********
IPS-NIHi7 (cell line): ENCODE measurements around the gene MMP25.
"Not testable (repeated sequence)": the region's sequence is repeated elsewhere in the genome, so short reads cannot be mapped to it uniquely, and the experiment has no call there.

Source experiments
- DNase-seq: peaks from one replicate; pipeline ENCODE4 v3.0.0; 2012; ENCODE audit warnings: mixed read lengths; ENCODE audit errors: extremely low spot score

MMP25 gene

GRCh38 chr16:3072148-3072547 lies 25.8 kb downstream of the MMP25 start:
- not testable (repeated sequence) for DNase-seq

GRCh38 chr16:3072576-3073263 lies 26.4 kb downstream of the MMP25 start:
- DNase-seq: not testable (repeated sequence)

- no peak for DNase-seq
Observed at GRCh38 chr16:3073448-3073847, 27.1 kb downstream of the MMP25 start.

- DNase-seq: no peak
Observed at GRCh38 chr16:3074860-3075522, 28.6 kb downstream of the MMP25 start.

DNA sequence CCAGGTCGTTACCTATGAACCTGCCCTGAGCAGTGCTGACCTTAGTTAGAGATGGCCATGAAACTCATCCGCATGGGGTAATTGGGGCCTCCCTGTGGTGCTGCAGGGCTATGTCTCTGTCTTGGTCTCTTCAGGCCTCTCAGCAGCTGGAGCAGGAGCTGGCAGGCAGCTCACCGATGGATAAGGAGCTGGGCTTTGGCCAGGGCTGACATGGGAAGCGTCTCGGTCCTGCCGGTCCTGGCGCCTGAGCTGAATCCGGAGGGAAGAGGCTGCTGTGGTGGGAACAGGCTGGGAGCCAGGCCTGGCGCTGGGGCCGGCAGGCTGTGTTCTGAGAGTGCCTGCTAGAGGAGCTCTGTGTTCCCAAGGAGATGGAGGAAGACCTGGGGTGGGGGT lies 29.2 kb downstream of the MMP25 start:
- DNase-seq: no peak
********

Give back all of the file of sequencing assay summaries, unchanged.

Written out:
IPS-NIHi7 (cell line): ENCODE measurements around the gene MMP25.
"Not testable (repeated sequence)": the region's sequence is repeated elsewhere in the genome, so short reads cannot be mapped to it uniquely, and the experiment has no call there.

Source experiments
- DNase-seq: peaks from one replicate; pipeline ENCODE4 v3.0.0; 2012; ENCODE audit warnings: mixed read lengths; ENCODE audit errors: extremely low spot score

MMP25 gene

GRCh38 chr16:3072148-3072547 lies 25.8 kb downstream of the MMP25 start:
- not testable (repeated sequence) for DNase-seq

GRCh38 chr16:3072576-3073263 lies 26.4 kb downstream of the MMP25 start:
- DNase-seq: not testable (repeated sequence)

- no peak for DNase-seq
Observed at GRCh38 chr16:3073448-3073847, 27.1 kb downstream of the MMP25 start.

- DNase-seq: no peak
Observed at GRCh38 chr16:3074860-3075522, 28.6 kb downstream of the MMP25 start.

DNA sequence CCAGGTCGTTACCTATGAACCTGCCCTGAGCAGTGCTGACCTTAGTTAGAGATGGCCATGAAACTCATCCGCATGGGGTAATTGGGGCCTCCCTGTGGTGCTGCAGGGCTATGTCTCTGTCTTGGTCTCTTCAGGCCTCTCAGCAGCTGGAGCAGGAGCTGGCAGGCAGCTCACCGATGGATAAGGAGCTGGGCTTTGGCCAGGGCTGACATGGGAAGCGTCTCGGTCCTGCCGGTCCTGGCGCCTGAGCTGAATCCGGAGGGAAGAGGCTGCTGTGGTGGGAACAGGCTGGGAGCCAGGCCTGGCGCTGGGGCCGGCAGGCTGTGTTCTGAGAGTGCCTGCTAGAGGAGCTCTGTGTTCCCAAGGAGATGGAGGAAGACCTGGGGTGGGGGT lies 29.2 kb downstream of the MMP25 start:
- DNase-seq: no peak